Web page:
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March 20, 2009

Human Trafficking and Abortion Are Top Areas of Concern for Catholic Investors
    by Robert Kropp

Survey of institutional investors by Christian Brothers Investment Services helps guide an investment strategy that includes stock screens and shareowner activism. -- Christian Brothers Investment Services (CBIS), a Catholic socially responsible investing (SRI) adviser with more than $4 billion in assets under management, has released the results of its 2008 Socially Responsible Investing Survey.

CBIS asked the Catholic institutional investors that are its participants to name the issues that are top priorities for their investment decisions. The top issues of concern for the investors surveyed were human trafficking, abortion, and companies that support governments engaged in genocide or terrorism.

Human trafficking, which exploits humans for purposes of sex and forced labor, was a new issue in the 2008 survey. CBIS intends to address the issue by engaging with the hotel sector to learn how these companies are combating human trafficking.

Among the guidelines used by CBIS in developing its screening criteria for socially responsible investing are those of the United States Conference of Catholic Bishops (USCCB). According to the USCCB, "Socially responsible investment involves investment strategies based on Catholic moral principles." Therefore, CBIS excludes from its investments companies whose products or services violate the Catholic Church's stand on abortion. Companies excluded include those engaged in the production of contraceptives.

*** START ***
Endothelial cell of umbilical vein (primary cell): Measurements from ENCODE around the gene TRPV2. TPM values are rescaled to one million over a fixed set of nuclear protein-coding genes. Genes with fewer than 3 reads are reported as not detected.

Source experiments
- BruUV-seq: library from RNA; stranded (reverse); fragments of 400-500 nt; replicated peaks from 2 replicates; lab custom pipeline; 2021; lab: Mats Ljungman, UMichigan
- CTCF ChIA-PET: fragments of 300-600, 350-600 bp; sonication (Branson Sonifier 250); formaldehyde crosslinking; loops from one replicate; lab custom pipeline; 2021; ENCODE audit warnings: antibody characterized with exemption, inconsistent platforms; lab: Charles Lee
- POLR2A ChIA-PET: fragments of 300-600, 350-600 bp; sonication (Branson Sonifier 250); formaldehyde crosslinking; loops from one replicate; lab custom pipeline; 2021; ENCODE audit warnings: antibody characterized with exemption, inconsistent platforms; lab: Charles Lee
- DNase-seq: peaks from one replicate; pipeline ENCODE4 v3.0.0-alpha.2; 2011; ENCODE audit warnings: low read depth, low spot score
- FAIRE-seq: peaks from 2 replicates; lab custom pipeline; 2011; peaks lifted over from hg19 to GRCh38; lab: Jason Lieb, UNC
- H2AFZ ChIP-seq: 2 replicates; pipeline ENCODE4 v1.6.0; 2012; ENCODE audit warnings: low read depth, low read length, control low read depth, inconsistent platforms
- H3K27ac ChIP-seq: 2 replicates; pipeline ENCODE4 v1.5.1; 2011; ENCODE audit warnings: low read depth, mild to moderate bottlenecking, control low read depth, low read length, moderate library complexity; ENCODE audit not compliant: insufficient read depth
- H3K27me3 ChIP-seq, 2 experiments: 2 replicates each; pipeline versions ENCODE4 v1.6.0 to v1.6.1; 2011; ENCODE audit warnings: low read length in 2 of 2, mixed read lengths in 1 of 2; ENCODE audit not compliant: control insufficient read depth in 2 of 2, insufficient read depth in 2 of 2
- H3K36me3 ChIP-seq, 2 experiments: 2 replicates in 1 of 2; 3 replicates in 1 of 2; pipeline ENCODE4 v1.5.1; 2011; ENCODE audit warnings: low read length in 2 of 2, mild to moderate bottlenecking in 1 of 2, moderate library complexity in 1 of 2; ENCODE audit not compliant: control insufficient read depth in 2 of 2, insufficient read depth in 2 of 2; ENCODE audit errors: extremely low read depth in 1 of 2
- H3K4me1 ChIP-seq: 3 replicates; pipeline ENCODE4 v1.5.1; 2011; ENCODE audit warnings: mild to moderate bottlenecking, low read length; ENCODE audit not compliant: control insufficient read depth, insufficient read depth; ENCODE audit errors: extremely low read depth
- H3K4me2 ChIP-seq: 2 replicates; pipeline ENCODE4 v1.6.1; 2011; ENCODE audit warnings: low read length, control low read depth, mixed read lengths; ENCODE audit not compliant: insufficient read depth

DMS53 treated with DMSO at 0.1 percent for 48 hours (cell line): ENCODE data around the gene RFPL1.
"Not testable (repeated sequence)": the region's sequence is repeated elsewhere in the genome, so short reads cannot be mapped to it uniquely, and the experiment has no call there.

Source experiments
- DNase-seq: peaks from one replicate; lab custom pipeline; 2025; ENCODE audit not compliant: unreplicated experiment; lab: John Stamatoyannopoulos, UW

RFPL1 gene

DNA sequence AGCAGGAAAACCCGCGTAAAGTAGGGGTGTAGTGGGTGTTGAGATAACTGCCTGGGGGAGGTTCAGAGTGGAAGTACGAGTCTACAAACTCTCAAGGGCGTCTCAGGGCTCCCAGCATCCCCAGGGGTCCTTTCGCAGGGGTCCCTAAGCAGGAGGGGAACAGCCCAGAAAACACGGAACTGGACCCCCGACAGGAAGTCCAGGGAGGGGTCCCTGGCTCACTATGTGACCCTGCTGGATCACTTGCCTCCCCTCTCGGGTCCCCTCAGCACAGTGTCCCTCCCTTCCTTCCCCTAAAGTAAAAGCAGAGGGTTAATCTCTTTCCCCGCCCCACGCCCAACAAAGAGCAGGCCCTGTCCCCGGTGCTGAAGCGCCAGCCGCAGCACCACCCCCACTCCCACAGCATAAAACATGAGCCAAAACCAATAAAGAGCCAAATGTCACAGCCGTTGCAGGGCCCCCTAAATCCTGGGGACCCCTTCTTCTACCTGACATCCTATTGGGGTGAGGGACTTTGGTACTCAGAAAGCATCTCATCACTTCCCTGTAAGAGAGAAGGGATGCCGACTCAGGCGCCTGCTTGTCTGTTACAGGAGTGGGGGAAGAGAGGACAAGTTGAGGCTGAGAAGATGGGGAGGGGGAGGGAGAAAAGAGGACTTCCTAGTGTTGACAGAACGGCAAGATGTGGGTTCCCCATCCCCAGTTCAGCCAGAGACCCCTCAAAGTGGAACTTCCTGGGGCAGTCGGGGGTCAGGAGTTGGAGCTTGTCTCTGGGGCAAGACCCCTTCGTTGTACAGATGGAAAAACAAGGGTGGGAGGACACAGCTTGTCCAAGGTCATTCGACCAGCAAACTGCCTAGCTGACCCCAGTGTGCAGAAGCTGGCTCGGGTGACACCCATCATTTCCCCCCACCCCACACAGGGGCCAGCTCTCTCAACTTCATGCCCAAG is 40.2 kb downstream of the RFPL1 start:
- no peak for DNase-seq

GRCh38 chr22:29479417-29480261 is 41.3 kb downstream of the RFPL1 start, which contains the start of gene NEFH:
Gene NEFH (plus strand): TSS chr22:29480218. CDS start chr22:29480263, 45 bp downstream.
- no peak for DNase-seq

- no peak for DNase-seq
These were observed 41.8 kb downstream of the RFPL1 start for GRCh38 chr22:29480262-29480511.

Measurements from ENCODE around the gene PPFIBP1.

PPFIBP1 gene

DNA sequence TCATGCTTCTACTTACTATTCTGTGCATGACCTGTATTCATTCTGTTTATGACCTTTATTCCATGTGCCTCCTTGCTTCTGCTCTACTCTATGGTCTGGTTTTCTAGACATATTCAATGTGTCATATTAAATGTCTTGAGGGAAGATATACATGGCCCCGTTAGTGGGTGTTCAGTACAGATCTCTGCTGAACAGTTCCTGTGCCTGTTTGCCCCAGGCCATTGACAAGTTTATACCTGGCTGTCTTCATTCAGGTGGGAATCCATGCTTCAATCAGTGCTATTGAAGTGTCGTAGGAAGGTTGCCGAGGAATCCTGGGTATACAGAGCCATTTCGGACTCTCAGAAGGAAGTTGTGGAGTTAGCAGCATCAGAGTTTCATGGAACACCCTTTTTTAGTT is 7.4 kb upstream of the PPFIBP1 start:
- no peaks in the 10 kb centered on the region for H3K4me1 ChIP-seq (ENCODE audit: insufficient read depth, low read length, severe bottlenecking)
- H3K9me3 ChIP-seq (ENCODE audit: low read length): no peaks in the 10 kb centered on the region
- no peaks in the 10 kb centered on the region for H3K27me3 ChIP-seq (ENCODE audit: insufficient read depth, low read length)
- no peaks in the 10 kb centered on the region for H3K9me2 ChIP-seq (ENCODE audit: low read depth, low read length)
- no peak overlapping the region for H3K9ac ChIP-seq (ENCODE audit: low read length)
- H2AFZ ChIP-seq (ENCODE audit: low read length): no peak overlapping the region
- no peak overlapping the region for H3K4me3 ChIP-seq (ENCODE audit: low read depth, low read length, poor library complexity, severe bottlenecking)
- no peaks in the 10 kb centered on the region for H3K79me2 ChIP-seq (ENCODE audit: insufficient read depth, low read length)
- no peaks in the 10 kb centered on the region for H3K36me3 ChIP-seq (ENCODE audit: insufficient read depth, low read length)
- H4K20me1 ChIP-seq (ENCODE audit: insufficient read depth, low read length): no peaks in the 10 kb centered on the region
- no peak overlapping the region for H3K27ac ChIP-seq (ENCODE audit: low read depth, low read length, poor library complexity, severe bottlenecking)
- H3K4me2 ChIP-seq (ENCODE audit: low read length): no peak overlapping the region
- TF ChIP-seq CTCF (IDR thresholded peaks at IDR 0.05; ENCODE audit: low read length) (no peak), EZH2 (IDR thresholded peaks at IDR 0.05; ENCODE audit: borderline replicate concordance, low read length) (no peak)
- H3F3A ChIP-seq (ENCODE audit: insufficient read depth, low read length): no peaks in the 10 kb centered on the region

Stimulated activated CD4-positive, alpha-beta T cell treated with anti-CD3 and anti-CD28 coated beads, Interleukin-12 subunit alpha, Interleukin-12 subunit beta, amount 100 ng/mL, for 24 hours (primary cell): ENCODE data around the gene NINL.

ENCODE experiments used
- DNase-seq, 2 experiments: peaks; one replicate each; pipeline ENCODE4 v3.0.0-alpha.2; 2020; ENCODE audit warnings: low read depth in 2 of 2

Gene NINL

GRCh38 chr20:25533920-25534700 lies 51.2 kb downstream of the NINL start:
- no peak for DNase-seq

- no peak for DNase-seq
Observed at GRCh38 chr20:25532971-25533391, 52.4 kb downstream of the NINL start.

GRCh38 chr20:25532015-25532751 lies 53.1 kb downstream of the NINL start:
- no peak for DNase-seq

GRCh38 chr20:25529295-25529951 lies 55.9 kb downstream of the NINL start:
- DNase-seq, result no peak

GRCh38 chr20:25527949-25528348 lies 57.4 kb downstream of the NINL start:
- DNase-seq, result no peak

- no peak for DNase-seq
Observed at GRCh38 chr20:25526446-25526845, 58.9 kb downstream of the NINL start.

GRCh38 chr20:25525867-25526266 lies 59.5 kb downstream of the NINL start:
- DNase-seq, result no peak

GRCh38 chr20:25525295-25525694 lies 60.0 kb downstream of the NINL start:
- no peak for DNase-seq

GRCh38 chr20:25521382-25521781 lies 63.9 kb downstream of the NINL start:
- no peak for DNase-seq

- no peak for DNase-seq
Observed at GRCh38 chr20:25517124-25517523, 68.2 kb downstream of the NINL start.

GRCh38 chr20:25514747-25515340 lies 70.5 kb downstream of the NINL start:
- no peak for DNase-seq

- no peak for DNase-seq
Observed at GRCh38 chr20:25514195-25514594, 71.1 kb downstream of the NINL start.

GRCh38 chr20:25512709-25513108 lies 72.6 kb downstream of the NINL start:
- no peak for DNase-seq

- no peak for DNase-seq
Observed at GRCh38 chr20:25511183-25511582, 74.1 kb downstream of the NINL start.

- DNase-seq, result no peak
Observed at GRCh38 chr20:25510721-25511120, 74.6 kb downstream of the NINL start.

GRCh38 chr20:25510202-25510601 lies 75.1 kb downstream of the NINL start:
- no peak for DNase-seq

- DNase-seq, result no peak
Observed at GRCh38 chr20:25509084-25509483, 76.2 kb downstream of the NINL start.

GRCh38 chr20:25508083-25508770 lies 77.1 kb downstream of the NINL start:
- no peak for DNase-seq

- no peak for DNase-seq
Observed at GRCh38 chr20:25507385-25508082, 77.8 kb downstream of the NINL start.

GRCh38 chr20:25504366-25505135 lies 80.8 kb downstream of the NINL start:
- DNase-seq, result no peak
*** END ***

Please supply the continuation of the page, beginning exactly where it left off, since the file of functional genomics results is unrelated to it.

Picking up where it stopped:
In support of investors' concerns regarding humans rights violations and genocide, CBIS asks companies to review their operations to ensure that they maintain high standards of human rights. CBIS also encourages companies to apply pressure for positive change in oppressive regimes.

Catholic investors also rated environmental justice, human rights in supply chains, and responsible use of water resources among their top priorities. The other top priorities are military weapons contractors, climate change, pornography, and pharmaceutical prices and universal access to healthcare.

While CBIS employs limited stock screens to exclude companies that violate the core principles of its participants, doing so has resulted in the exclusion of only 31 of the companies listed on the S&P 500 Index. CBIS contends that active ownership, rather than screening, is the focus of its SRI program.

In its press release on the results of its survey, CBIS detailed some of the successes of its program of shareowner activism.

A resolution to form an independent panel to advise Newmont Mining in the preparation of a report addressing community-based opposition to its operations in the US and around the world was supported by the Newmont board and approved by 94% of shareowners.

Ford became the first US auto company to set emissions reduction targets when it responded to a shareowner resolution co-sponsored by CBIS by agreeing to reduce emissions by 30%.

CBIS withdrew a shareowner resolution on executive pay when Cisco Systems agreed to issue a report on allowing shareowners to vote on the issue.

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